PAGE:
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On the other side, index funds are only about 5% of daily trading, so there seems to be a large number of players assessing value and stock picking.... or momentum trading.... so I'm not particularly concerned.
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Old 01-09-2020, 08:59 PM   #5
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I couldn't read the article because I had reached my free limit. In the past I had thought that indexing was bad because in a bear market the index fund can't sell particular stocks , but a stock fund manager that isn't tied to the index can. So I thought indexing was bad for this reason as one is locked into losses.

I have since come to believe this doesn't really matter. In a bear market, a nasty downturn, everything is going down anyways and going down a lot, so it probably doesn't matter too much what one buys or sells in the index or even outside of it as far as stocks are concerned. It's going down.

I have part of my portfolio in the SP500 index, but only 12%.
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Old 01-10-2020, 05:57 AM   #6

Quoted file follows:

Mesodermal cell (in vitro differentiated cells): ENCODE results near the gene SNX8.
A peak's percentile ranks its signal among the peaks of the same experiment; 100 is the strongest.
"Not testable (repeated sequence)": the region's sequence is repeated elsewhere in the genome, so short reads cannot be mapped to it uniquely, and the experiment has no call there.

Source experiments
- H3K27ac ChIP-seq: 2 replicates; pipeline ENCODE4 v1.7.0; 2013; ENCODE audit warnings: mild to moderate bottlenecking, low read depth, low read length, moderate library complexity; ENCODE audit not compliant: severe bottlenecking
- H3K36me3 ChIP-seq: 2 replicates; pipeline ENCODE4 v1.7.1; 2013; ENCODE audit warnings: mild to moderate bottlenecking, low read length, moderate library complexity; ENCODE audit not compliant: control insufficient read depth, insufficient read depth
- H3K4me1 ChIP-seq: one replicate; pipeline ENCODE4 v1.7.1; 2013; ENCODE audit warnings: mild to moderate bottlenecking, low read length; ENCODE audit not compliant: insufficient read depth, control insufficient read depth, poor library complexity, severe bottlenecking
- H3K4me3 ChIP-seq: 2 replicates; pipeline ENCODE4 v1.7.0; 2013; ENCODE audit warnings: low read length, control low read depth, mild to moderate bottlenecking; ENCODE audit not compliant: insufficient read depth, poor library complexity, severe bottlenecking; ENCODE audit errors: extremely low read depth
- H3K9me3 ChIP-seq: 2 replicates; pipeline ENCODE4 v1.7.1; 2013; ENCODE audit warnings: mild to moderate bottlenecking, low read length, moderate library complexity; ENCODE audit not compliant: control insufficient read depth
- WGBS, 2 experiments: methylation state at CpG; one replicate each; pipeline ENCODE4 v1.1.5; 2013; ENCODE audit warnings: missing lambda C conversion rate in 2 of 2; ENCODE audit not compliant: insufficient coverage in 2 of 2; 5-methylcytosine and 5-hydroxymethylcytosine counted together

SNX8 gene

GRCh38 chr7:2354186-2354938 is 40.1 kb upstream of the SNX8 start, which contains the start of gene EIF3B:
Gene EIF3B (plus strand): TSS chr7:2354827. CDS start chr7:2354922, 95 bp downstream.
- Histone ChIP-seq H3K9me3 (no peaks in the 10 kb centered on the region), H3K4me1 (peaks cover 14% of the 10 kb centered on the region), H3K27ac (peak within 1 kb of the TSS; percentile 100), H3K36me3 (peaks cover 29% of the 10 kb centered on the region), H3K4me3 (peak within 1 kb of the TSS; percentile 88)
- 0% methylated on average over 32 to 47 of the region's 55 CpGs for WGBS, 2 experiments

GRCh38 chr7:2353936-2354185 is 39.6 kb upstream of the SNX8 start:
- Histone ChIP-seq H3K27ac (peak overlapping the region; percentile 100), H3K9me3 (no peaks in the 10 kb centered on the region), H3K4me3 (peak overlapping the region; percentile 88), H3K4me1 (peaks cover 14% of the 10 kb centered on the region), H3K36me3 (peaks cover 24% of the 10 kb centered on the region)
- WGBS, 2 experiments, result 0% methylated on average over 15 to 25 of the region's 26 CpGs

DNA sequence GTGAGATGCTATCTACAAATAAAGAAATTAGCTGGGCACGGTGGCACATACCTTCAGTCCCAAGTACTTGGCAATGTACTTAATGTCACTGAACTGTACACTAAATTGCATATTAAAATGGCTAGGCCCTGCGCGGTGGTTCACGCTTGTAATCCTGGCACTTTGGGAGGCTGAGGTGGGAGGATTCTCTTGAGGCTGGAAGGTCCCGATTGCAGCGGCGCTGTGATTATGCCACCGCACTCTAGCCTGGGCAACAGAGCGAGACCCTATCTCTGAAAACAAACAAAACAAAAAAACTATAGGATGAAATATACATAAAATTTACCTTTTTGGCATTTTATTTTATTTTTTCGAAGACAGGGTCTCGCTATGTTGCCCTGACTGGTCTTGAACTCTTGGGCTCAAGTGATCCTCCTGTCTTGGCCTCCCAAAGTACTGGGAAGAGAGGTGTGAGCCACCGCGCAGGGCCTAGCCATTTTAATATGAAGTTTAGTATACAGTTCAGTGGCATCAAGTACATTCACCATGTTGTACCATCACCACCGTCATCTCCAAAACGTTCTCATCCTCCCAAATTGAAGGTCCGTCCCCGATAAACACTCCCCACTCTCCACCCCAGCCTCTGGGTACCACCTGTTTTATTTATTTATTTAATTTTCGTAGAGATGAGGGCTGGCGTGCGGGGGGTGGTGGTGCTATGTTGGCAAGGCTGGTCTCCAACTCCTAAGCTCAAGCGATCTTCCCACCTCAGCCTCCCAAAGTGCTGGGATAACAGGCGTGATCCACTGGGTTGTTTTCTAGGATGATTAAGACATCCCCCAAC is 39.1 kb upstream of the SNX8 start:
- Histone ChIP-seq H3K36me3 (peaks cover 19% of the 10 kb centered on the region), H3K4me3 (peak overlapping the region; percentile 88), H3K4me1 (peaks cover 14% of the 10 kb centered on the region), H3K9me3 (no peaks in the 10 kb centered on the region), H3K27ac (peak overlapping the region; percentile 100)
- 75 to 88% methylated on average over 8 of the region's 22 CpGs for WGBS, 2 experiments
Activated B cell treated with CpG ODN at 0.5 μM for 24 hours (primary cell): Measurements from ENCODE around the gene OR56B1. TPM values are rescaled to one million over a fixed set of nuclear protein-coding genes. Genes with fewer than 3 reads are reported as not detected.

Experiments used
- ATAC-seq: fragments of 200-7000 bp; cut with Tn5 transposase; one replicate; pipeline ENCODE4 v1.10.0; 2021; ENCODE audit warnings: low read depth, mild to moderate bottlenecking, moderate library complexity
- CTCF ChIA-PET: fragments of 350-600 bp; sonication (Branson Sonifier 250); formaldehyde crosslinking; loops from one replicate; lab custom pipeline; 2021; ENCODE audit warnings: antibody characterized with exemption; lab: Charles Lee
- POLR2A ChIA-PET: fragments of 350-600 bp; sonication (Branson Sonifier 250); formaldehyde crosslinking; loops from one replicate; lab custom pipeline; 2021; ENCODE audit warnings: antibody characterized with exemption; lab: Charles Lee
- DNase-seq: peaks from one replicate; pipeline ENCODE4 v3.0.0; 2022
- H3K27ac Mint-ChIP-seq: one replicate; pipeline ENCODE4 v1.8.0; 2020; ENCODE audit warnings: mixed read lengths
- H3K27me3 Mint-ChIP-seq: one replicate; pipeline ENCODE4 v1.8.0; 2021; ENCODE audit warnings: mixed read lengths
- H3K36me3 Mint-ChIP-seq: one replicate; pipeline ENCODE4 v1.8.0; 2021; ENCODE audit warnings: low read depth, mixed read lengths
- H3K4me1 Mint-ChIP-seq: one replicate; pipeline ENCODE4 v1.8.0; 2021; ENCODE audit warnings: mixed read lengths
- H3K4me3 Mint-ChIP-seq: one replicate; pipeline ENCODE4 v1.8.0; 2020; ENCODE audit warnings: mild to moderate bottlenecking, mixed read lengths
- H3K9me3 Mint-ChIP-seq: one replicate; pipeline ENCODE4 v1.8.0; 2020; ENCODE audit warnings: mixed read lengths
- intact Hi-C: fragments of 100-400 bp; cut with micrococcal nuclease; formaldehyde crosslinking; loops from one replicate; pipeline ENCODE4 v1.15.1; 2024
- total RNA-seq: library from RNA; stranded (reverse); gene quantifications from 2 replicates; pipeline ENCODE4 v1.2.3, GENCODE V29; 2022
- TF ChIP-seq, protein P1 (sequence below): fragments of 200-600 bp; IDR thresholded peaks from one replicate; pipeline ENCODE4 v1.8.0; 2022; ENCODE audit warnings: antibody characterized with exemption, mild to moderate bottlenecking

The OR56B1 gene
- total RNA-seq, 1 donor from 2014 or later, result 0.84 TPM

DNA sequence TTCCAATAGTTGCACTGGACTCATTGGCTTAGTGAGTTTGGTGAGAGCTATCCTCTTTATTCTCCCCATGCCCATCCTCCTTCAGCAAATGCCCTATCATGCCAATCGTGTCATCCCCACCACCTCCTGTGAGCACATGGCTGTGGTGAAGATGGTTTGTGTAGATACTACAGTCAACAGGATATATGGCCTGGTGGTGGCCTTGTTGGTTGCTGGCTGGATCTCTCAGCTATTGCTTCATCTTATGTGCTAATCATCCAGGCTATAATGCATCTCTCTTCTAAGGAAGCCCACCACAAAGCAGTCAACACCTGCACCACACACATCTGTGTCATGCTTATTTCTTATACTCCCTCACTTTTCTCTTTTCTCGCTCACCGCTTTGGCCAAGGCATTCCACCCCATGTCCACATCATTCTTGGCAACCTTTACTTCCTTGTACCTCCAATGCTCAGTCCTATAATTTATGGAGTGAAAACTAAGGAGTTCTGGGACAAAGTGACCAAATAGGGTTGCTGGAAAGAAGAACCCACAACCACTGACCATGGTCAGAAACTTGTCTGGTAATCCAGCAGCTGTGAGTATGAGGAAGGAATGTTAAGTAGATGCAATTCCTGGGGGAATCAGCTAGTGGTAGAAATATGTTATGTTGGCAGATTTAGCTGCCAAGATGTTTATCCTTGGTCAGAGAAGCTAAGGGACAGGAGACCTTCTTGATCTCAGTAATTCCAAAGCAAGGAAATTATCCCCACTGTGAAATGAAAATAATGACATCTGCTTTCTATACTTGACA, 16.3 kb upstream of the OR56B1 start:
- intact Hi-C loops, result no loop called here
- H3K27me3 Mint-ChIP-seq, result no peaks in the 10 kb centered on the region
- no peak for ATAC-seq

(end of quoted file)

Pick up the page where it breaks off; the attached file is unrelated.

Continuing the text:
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Although I can't think of what they may be, when I see articles like this, I worry about whether they may disclose structural factors that somehow make indexing negatively affect market value. What am I gonna do if passive investing no longer works? But there is nothing along those lines here, just concerns that the big guys at Black Rock, Vanguard, and State Street have huge voting influence -- and they do. Activists want them to influence corporate governance issues, others want them to stay out. Some folks think they need to be broken up or regulated to limit their influence.

Finding ways for fund investors to meaningfully effect managers' votes or ways to reasonably restrict those managers' participation will be difficult.
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Old 01-10-2020, 09:09 AM   #7
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I have never really understood this issue about index funds voting their shares. Individual investors don't vote their shares in any meaningful aggregate way. Stock picker funds don't vote their shares in any meaningful aggregate way. So if index funds don't, it is a continuation of tradition. And, BTW, only insiders and a tiny number of outsiders with huge % positions ever influence a company anyway.

So I guess the idea is that index funds hold big enough positions that they could influence a company, essentially aggregating the little shareholders. But what influence do the little shareholders want? Example: Pro-BDS or against BDS. For a strong military or against? Pro immigration or against? Some we could probably agree on, like overpaid CEOs. I dunno; the idea has potential but the devil is in the details.